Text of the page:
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The number of California teens having babies has dropped over the past decade. Still, more than 50,000 teens—nearly 5 percent of all teens aged 15 to 19—gave birth in California in 2001. That’s according to a study by the Public Health Institute. But after a decade of decline, the study predicts there will be a jump in the teen birth rate. It says that’s because of a rise in the poverty rate and the growing number of Latina teens (who as a group have a higher birth rate than the overall state). Three L.A. Youth writers discussed the study, teen pregnancy and sex education.

Do you believe the Public Health Institute is accurate in its findings?

Brynn Holland, 18, Cleveland HS graduate: "At my high school there were girls who were pregnant. We have a day care center on our high school campus too, which I think is wonderful. Of course, it would be more ideal not to have teenage pregnancies, but since there are I appreciate what my high school does for that. Yeah, I guess [pregnancies] are down but I don’t know how much I’d attribute to sex education. From my experience, I haven’t had very successful sex-education programs."

Why is that?

Brynn: "First of all, I have barely had any [sex ed] at all. I think the only time that I have ever had a class was in sixth grade and it was run by high school students."

Where are you and your friends getting your sex education from?

Brynn: "I’m lucky enough, and I think I’m also very rare, that I have a very open environment with my family. I have an older sister and I have parents that I can talk to. But I know a lot of my friends don’t have that and I think where they get it from is we try and talk to each other about it. But I’m sure it comes from movies or the media or places that it shouldn’t be coming from."

Bianca Gallegos, 19, Marshall HS grad: "In high school I didn’t get any sex ed. But it’s so funny because I did get in when I was in elementary. I thought the sex ed at that time was a good benefit because that age is when a lot of the students begin to learn about sex and hear rumors and begin to have questions on sex."

Where are you getting the messages of how to prevent pregnancy and how to have safer sex?

Bianca: "I’ve been getting my messages from books. That’s because I’m interested and I want to know. Friends talk about it. But my parents have talked about it with us. Sometimes I get kind of shy to bring up some questions. I know what questions I can ask them and I know I won’t feel uncomfortable, but there are some questions where I will be shy to ask it."

Chris, have you had a sex ed class yet?

Chris Palencia, 16, Torrance HS: "Yeah, I’ve actually had several. At Torrance High School, part of their requirement is that in ninth grade you have to take a health class. Apart from that, so far in each grade we’ve had people from Planned Parenthood come in during a two-week session to talk about sex education. In middle school too, during seventh grade we had Planned Parenthood for a week or two. I think in my experience that information is out there."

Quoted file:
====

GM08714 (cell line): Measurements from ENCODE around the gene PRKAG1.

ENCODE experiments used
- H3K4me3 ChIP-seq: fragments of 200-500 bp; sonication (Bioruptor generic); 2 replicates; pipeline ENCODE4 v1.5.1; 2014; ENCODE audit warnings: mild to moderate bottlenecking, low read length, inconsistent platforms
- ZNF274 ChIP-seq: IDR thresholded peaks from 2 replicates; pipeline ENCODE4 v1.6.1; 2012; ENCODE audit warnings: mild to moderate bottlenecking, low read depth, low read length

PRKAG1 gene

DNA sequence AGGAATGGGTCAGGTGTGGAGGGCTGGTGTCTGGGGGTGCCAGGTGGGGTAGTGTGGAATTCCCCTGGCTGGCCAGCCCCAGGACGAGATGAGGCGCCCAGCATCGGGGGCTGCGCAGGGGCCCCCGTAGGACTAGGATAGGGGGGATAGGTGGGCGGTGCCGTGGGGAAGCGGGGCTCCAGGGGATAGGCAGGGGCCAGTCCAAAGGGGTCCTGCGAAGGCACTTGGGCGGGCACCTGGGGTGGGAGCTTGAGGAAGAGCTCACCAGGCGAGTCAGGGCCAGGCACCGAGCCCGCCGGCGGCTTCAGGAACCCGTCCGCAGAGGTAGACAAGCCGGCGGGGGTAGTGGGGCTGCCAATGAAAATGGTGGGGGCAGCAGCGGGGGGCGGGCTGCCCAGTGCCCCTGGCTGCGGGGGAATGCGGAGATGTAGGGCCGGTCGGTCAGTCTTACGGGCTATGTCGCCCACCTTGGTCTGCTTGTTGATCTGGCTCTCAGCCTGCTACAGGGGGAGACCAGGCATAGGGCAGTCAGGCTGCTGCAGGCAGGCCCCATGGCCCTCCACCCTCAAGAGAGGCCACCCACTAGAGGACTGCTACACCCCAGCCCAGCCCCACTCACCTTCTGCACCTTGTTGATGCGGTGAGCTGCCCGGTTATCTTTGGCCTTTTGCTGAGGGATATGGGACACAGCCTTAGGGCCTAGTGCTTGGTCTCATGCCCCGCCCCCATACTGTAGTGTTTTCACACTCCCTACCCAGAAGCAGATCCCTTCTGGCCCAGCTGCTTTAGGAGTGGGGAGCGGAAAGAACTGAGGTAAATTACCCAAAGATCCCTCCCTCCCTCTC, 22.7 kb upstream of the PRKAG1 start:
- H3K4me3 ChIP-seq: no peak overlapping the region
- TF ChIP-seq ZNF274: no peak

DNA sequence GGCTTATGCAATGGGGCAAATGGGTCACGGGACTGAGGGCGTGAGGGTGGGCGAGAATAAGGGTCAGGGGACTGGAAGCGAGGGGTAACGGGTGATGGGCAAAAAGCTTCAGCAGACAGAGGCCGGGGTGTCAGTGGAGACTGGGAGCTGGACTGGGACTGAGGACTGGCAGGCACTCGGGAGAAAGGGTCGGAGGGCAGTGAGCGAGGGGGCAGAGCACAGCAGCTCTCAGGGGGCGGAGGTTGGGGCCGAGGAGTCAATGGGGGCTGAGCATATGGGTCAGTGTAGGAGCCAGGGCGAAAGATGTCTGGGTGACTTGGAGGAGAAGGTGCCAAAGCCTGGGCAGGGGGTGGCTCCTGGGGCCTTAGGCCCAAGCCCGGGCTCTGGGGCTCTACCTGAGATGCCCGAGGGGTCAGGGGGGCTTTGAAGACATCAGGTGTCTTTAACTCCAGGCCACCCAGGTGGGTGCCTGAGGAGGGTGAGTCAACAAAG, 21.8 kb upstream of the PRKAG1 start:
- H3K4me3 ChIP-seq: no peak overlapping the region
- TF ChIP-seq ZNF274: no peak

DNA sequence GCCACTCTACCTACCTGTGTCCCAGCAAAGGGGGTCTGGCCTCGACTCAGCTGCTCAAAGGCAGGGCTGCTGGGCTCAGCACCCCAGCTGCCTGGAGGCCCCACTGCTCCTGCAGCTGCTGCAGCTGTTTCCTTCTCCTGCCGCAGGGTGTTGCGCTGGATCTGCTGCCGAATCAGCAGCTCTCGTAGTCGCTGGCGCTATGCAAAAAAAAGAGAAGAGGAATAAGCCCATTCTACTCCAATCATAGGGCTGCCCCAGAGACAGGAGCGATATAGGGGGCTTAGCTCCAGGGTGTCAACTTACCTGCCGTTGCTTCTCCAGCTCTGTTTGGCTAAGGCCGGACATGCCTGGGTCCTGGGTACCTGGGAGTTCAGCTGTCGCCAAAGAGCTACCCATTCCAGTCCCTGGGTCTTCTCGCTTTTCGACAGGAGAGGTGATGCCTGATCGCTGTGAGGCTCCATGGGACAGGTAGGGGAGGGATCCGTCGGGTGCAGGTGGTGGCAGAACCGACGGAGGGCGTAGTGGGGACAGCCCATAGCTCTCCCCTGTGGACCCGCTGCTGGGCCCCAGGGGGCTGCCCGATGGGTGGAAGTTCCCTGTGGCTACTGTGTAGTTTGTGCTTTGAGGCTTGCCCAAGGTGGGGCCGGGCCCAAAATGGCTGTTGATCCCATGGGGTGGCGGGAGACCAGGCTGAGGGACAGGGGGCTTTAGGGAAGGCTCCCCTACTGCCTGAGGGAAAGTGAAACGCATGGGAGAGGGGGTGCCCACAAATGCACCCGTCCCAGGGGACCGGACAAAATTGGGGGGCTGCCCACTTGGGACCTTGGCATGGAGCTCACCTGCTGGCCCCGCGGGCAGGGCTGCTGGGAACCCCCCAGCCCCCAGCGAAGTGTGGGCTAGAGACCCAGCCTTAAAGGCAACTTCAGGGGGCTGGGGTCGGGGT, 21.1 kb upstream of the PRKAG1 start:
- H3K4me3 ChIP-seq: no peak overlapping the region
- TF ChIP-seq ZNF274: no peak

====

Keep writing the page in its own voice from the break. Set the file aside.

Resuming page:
Have you gotten much out of the sex-ed classes?

Chris: "Yeah, I’ve gotten a lot of information that I probably wouldn’t have gone to look for myself. I think even the kids who don’t pay attention … get something out of it."

Have you noticed fewer pregnancies while you’ve been in high school?

Bianca: "At least people are informed. At least compared to my mom’s experience. She tells me that it’s good that we’re learning this in school because at her time nobody talked to her about sex and that’s why I’m here, because she had me when she was 16.
     Sometimes people are ignorant about this issue because they believe that if you talk about this with teenagers, they believe that oh, you’re going to entice them into wanting to have sex and you’re going to get them curious. But in reality, it’s education, you’re educating them and you’re letting them know how to protect themselves and how to have safe sex. If you’re a religious person and you’re waiting to have sex until marriage, it’s still important for a person to learn about sex ed because you never know, it’s nature you know."

What are your thoughts on the safe sex versus abstinence debate?

Brynn: "I don’t think sex can be encouraged any more than it already is in the movie and TV shows that basically just focus on sex. I watch my peers and there are some people who hold off because that’s what they believe in and they want to wait. But the growing majority of people want to have sex and they’re interested in it. That’s just something that I think we need to deal with, rather than just blinding ourselves and saying, ‘OK, let’s just teach abstinence,’ because the feelings are still going to be there. It’s the truth that if you just teach about abstinence people are still going to have sex. They’re going to have no idea what they’re doing then. I think it’s a lot better to have sex education, expose kids and have them be able to use birth control and condoms, to know that there is abortion, to know that there are people out there that you can call, that people understand that other people go through this. Because you can’t have young children thinking that these feelings they’re having are not natural."

Chris: "Ideally you wish that if the abstinence message was there it would work, but it doesn’t. I think sex is going to be out there, the kids are going to be having it, so you might as well be teaching them about how to have safe sex."

Does the abstinence message get through to you?

Bianca: "I wouldn’t buy abstinence. I don’t think any teen would buy abstinence, and if they do it’s like acting like an ostrich. They duck down their head because they’re scared. That’s being ignorant."